Automotive recall legislation has been largely consistent for years, but things might be moving in a different direction. From the impact that technology is having on every single portion of the automotive industry, to the changing face of the government, a lot is yet to be decided with respect to the fate of laws and regulations that govern recalls and protect citizens.
One of the biggest currently impending changes has to do with self-driving cars, which is raising some questions with respect to the potential leader of the National Highway Traffic Safety Administration.
New face of the NHTSA?
The Detroit News recently reported that Heidi King, President Donald Trump’s nominee for the NHTSA top position, was grilled about the Takata airbag issue
in her nomination hearing in front of the U.S. Senate. This particular hearing was overseen by the U.S. Senate Commerce, Science and Transportation Committee, with members asking King why the recall of those airbags was so messy.
King has been the NHTSA’s deputy administrator for months, and was put in charge of handling that particular recall, the publication noted. At the same time, there is no clear sign that the issue has been entirely resolved.
“A report done by the minority staff on this committee issued just last Friday shows that there are still 1.3 million vehicles out there with those defective Takata air bags, which is nothing more than a ticking time bomb,” Florida Senator Bill Nelson stated at the hearing, according to The Detroit News. “Just in the state of Florida, three people are dead. Eighty-three people are injured. And that’s just one state.”
King told the committee that she is working with each automotive manufacturer to resolve this issue in a more strategic and concerted fashion. At the time of this article, King has still not been admitted into the position, but no matter who emerges as the leader, changes are sure to come.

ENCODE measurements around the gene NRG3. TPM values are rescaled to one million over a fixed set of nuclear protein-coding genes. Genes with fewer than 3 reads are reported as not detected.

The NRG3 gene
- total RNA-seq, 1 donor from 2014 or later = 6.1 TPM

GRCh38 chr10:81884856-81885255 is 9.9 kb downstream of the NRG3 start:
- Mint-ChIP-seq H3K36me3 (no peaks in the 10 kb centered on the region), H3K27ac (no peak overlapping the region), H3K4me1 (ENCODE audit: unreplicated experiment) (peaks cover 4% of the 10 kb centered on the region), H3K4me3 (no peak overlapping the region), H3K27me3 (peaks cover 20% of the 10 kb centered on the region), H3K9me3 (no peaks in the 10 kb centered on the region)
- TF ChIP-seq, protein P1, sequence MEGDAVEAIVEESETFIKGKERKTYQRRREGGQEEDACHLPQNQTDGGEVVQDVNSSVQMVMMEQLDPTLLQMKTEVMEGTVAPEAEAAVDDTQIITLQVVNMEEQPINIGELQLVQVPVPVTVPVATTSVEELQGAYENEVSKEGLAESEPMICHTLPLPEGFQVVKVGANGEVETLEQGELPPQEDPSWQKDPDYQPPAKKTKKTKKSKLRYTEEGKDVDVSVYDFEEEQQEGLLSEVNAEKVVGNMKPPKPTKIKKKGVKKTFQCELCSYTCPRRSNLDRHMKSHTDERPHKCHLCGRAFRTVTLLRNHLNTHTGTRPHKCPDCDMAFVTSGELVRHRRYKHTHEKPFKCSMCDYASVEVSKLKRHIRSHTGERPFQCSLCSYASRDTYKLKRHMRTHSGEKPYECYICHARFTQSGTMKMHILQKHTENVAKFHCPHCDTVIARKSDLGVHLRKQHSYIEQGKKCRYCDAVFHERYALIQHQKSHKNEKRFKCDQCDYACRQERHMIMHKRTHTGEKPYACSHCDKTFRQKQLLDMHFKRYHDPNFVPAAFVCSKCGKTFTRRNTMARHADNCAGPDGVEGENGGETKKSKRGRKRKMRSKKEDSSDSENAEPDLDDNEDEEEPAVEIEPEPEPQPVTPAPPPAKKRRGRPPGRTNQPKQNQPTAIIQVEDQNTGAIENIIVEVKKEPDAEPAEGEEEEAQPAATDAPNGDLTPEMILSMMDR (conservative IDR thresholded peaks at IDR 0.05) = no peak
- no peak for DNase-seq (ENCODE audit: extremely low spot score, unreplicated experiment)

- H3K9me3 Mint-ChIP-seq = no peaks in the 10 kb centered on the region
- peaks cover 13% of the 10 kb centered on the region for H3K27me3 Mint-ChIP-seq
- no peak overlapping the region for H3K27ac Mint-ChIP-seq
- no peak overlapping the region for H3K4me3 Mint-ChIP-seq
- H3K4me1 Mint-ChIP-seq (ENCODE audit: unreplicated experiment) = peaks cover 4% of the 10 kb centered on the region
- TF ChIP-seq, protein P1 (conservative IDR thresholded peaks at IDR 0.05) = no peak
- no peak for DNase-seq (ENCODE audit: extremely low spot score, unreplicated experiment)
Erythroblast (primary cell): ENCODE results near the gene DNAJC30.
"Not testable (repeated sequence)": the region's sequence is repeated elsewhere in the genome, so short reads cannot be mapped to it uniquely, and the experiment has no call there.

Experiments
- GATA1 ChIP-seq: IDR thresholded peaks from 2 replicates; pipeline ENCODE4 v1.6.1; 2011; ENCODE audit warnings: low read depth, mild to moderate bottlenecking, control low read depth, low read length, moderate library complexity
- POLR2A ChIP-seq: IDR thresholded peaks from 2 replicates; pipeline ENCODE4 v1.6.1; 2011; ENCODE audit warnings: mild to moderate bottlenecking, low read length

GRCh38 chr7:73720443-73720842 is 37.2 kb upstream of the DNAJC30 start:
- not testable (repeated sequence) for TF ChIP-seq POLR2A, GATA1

The driverless car dilemma
Autonomous vehicles are increasingly popular and have made headlines of late for their involvement in crashes. As such, whoever is ultimately in control of the NHTSA will need to oversee relatively massive overhauls to legislation to ensure that consumers are protected, especially when various parts are defective.
For example, Wired reported the car crash that ended in a fatality
involving a Tesla occurred when the car’s “autopilot” feature was turned on. Other crashes involving Uber, Google and other players in the space have increased concerns. Although investigations are still taking place in all of these cases, companies themselves have taken somewhat drastic measures to eliminate the risk of another deadly or harmful accident.
At the same time, self-driving car dangers and problems have been largely overseen by their various manufacturers rather than hard-and-fast legislative frameworks. Considering that these automobiles are expected to take off far more quickly in the coming years, modernized legislation, especially recall protocols and rules, may need to be prioritized going forward.